The Washington State Department of Agriculture (WSDA) and the U.S. Department of Agriculture’s Animal Plant Health Inspection Service (USDA APHIS) announced on Friday that they have confirmed the detection of highly pathogenic avian influenza (HPAI) – also known as bird flu – in a non-commercial backyard flock in Pacific County.
According to a statement from officials. the flock owners reported sick birds and an increased rate of mortality.
Samples were taken on May 4 and were tested for the presence of H5N1 avian influenza virus in the flock on May 5 by state and federal labs.
According to WSDA, the local birds were “a small backyard flock with less than 50 birds comprised of mostly chickens and some turkeys”.
The Washington state veterinarian quarantined the area in Pacific County and birds on the property will be euthanized to prevent the spread of the disease.
“Birds from the flock will not enter the food system.”
In the release it states that there is no immediate public health concern due to the avian influenza virus detected.
“Avian influenza does not affect poultry meat or egg products, which remain safe to eat. As always, both wild and domestic poultry should be properly cooked.”
According to the Centers for Disease Control and Prevention, in April a person tested positive for avian influenza A(H5) virus (H5 bird flu) in the U.S., as reported by Colorado and confirmed by CDC.
“This case occurred in a person who had direct exposure to poultry and was involved in the culling (depopulating) of poultry with presumptive H5N1 bird flu. The patient reported fatigue for a few days as their only symptom and has since recovered. The patient is being isolated and treated with the influenza antiviral drug oseltamivir. While it is possible the detection of H5 bird flu in this specimen is a result of surface contamination of the nasal membrane, that can’t be determined at this point and the positive test result meets the criteria for an H5 case. The appropriate public health response at this time is to assume this is an infection and take actions to contain and treat.”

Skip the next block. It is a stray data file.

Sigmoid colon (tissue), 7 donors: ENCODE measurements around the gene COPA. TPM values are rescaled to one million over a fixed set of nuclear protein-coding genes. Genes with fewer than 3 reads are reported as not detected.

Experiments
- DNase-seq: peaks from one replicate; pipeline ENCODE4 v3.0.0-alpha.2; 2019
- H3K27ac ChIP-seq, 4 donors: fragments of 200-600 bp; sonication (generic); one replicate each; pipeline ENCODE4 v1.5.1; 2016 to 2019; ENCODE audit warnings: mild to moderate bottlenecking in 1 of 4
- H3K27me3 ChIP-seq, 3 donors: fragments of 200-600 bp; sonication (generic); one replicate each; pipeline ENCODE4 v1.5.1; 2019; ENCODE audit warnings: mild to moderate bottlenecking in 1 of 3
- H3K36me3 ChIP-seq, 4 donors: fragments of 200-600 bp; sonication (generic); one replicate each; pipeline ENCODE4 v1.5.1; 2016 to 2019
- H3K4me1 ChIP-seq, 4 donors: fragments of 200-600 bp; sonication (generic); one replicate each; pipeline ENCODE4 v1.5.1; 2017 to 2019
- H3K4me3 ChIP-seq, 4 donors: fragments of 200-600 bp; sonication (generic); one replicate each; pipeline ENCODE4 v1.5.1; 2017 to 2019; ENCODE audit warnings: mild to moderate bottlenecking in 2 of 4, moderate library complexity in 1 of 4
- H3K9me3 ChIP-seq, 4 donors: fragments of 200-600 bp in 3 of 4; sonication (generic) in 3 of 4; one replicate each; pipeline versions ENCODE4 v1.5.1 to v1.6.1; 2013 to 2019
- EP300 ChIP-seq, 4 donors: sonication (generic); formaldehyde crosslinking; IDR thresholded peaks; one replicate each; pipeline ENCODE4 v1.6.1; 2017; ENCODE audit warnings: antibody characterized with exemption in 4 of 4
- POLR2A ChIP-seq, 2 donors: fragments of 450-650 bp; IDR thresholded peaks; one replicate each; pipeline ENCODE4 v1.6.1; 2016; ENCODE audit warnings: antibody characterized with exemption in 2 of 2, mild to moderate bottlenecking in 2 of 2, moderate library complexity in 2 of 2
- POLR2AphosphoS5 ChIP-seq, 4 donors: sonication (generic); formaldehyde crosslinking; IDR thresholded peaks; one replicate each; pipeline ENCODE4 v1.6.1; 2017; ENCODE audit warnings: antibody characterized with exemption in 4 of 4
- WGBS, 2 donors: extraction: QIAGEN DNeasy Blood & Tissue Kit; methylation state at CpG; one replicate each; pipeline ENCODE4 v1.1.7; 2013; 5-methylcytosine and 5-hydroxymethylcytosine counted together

The CDC states that the case did not change the human risk assessment for the general public, which CDC considers to be low. However, people who have job-related or recreational exposures to infected birds are at higher risk of infection should take appropriate precautions outlined in CDC guidance.
In 2022, APHIS reports that there had been 285 commercial flocks tested and confirmed having HPAI within 32 states, affecting over 3.7 million birds.
There have also been over 1000 detections of HPAI among wild birds within the U.S. this year, although none had been reported west of Montana. This is first confirmed detection in Washington this year.
Officials state that there has been no detection of the virus within commercial poultry in Washington.
Learn about 2022 detections of HPAI in Commercial and Backyard Flocks.
WSDA is advising commercial poultry farmers and backyard flock owners to be vigilant with biosecurity measures and surveillance.
Deaths or illness among domestic birds should be reported to the WSDA Avian Health Program at 1-800-606-3056. For wild birds, please use the Washington State Department of Fish and Wildlife’s online reporting tool.
WSDA has activated a multi-agency response plan following the confirmation of highly pathogenic H5N1 avian influenza in domestic birds in Pacific County. WSDA will work closely with the U.S. Department of Agriculture’s Animal Plant Health Inspection Service (USDA-APHIS) in this response.
“We have a vigorous response plan but this development demonstrates how important good biosecurity can be, especially for backyard bird owners,” Dr. Amber Itle, state veterinarian, said. “We have not diagnosed the virus anywhere else in our domestic poultry population, but the presence of the virus in migratory waterfowl is a risk to backyard poultry. One step owners should take is preventing contact between their birds and wild birds.”
Visit agr.wa.gov/birdflu for more information about avian influenza and protecting flocks from this disease.